Experience a most evocative slice of the kingdom that few people manage to see — the real hill tribes – by heading off-the-beaten paths with just a bit of advance planning.
by Dave Stamboulis.
Many tourists come to Thailand to experience ethnic hill tribe villages and their people, who are noted for their colorful costumes, age-old traditions, and a lifestyle set in some of the country’s gorgeous northernmost outposts. The bad news is that much of the old way of life and scenes out of a National Geographic story have disappeared, with the younger generation trading in costumes for motorbikes and iPhones; far more concerned with making a decent living than posing for a camera-toting visitor. The good news is that there still are spots to take in the old ways, and if one goes about it the right way, he or she can enjoy some fun, insightful experiences.
If you’re interested in hill tribe trekking, Chiang Rai and Chiang Mai are packed with small tour agencies all eager to separate you from your baht. Many of them do not offer authentic tours, and it’s probably best to rely on word-of-mouth or positive recommendations before signing up. While it may be a novelty to check out those “longneck” Karen women you’ve seen in magazines, remember that the THB 500 fee charged to enter the prison-like villages where they are kept does not go into their pocket.
The average tourist usually walks away feeling pretty empty and guilty about the whole visit. Far preferable is to time your visit to a local event, such as the Akha Swing Festival, the largest annual event for the Akha, which is usually held in late August after rice planting; or the Hmong New Year, in January, when everyone returns home, dons traditional garb, and takes part in village dances and parties where the public are welcome to join.
There are six major hill tribe minorities in Northern Thailand, and within some of these are subgroups. Probably the most visible and colorful are the Akha, known as “Igaw” in Thai, who are noted for the large silver coined headdresses worn by their women. The Akha are thought to have descended from Tibet and they inhabit the upper reaches of Thailand’s highest mountains. They are still the most traditional ethnic group, with strong animist beliefs, village gates guarded by spirit guardians. They used to be opium farmers but opium has since been replaced with more legal and sustainable crops such as tea. The area around Doi Mae Salong, Thailand’s highest village north of Chiang Rai, is famed for its steep tea-leaf terrace plantations, and both the Akha and the Lisu take part in large New Year celebrations up there.
The Lisu, who are also mountain dwellers, also descended from Tibet; and can be recognized by their extremely colorful flowery costumes and flat headdresses. Many Lisu speak Yunnanese, the language of their northern neighbors, and along with the Akha and Hmong, have managed to retain much of their traditions and culture. The Lisu can be found in Mae Hong Son and Chiang Rai provinces, and you can even learn Lisu weaving, music, and shamanism skills by taking part in a homestay in the small village of Nong Tong from this enterprising cultural immersion program called Lisu Hill Tribe.
The Hmong (Meo in Thai) are among the most vibrant ethnic minorities in Southeast Asia, seen in Vietnam, Laos, China, and Thailand, with various subgroups (Black Hmong, Green Hmong, Flower Hmong) being named because of the bright embroidered outfits they wear. While most ethnic minority groups live in homes built on stilts, the Hmong build their homes without them, instead making dwellings right on top of food storage cellars. One of the best integrated ethnic groups into Thai society, the Hmong can be found in every province across the north, and one of the best places to enjoy Hmong village life is up around Mon Jam, a village up on a ridge above Mae Rim and Chiang Mai, where there is a Royal Project garden, fresh air, camping, charming restaurants overlooking the valley, and Hmong villages stretching all across the surrounding hills.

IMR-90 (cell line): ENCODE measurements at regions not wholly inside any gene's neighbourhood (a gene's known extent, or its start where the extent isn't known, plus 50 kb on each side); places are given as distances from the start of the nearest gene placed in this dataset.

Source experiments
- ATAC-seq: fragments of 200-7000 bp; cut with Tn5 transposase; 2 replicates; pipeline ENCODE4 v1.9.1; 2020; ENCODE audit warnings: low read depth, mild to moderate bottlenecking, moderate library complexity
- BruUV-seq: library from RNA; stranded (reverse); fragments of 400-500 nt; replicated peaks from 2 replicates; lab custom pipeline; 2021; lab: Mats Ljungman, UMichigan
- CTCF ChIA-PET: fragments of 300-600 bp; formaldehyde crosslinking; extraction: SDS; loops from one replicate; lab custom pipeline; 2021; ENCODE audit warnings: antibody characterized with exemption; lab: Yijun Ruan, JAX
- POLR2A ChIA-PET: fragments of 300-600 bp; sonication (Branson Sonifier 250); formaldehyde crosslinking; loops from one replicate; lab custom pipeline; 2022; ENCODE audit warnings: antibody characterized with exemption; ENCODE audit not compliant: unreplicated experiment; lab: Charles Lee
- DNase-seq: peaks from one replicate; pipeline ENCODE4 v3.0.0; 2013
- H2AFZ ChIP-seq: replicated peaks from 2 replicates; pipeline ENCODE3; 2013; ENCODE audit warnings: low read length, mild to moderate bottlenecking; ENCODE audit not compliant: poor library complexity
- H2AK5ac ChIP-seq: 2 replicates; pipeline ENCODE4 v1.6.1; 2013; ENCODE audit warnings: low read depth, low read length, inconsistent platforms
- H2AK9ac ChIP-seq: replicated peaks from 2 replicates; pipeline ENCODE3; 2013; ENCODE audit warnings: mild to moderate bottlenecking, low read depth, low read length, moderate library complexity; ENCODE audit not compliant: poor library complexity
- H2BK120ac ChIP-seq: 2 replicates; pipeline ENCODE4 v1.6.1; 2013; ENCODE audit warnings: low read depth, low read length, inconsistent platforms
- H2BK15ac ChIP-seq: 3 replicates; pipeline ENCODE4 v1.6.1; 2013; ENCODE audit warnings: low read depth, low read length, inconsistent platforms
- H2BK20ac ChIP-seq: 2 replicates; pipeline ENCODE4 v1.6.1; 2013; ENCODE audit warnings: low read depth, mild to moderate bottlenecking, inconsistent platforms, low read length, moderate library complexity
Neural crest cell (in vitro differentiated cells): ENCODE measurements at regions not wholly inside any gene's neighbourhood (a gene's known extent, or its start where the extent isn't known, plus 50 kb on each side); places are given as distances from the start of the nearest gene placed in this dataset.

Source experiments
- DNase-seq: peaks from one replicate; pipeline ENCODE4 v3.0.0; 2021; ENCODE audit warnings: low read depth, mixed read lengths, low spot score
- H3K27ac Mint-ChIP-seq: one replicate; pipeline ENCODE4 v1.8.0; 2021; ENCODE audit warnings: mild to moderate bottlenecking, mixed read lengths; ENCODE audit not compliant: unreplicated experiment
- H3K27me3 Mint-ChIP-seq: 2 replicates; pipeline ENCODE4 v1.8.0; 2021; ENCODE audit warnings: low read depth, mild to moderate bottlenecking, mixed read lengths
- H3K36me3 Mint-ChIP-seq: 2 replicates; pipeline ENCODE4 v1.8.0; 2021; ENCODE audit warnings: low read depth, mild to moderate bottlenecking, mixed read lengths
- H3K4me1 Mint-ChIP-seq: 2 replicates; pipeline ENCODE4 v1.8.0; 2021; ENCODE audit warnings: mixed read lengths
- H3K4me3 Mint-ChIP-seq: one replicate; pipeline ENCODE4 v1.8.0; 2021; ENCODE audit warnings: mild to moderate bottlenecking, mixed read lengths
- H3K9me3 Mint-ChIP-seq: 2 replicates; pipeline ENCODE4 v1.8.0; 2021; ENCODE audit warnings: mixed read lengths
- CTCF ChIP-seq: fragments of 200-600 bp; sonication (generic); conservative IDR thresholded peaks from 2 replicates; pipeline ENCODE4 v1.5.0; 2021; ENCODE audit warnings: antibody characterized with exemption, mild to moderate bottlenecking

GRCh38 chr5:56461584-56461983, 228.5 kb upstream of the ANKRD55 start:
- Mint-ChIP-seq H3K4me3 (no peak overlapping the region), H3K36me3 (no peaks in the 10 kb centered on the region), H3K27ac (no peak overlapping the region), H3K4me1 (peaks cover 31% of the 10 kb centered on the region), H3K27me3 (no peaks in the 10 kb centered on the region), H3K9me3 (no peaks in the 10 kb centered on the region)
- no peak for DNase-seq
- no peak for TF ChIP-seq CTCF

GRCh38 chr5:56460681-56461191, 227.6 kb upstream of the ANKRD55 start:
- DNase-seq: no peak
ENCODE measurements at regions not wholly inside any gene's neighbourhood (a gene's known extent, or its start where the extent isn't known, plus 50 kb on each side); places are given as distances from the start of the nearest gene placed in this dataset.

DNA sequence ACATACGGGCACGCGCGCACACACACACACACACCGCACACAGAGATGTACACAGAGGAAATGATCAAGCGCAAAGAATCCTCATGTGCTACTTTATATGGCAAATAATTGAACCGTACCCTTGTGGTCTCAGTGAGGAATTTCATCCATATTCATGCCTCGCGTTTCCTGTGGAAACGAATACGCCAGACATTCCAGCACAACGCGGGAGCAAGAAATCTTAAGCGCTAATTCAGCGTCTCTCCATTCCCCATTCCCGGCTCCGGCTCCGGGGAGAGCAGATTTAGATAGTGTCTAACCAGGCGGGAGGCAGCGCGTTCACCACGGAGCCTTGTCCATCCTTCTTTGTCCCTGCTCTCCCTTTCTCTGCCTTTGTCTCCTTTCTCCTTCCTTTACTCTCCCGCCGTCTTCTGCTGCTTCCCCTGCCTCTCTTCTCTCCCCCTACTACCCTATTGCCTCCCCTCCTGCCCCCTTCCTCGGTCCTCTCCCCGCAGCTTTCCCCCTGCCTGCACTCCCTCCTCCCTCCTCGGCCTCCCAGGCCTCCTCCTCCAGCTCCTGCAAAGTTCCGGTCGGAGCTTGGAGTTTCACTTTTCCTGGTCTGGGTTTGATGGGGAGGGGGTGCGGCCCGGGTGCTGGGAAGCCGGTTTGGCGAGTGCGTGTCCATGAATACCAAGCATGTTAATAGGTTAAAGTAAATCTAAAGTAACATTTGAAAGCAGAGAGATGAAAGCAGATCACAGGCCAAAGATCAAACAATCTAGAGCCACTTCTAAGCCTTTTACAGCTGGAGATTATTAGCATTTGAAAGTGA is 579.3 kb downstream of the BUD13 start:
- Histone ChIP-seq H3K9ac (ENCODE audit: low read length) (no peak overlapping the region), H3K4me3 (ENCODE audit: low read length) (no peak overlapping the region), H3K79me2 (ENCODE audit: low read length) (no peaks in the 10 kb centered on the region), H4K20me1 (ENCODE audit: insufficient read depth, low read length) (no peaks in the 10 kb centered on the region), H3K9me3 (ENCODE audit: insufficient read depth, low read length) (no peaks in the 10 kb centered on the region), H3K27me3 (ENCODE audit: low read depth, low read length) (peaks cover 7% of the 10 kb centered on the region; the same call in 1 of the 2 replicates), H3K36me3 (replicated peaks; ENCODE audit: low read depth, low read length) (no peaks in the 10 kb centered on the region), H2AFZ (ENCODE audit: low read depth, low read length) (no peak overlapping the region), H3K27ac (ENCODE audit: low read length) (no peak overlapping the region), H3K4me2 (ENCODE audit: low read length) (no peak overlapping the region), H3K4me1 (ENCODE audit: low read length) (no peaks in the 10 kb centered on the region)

The Karen is Thailand’s largest hill tribe, with a population of over 300,000, which is more than half of the entire ethnic minority population in the country. They are also separated into wide subgroups, and except for the aforementioned “longneck” Karen, they are neither as colorful nor as visibly apparent to outsiders. The Karen has the largest number of converts to Christianity of any minority group as well. Many Karen have settled in Thailand fleeing war and oppression along the border in neighboring Myanmar, and it’s only more recently that some of these areas have become peaceful and open to tourism. A great spot to go trekking, escape from it all, and learn about Karen culture is at the Karen Hill Tribe Lodge, located well off the beaten track in the mountains northwest of Chiang Mai.
Other hill tribe groups include the Lahu, also known as Mussur. Their tribal name means “hunters,” gained through their early prowess as hunters and trappers. With a dialect close to Chinese, many Lahu have gone to Taiwan to work, and they have done very well economically, and many now own lychee plantations across Thailand’s north. The Yao, noted for the beautiful large turbans and thick red neck wraps worn by the women, are one of the only hill tribe groups that has a written language, and they excel both as paper makers and in designing farm tool instruments. The Yao population in Thailand is small though, and they are more prevalent in northern Laos, Yunnan, and northern Vietnam.
While hill tribe peoples may be getting harder to find, a bit of advance planning and heading off the beaten path will reveal a side of Thailand’s ethnic mélange that is still going strong, a most radiant and evocative slice of the kingdom that few manage to see.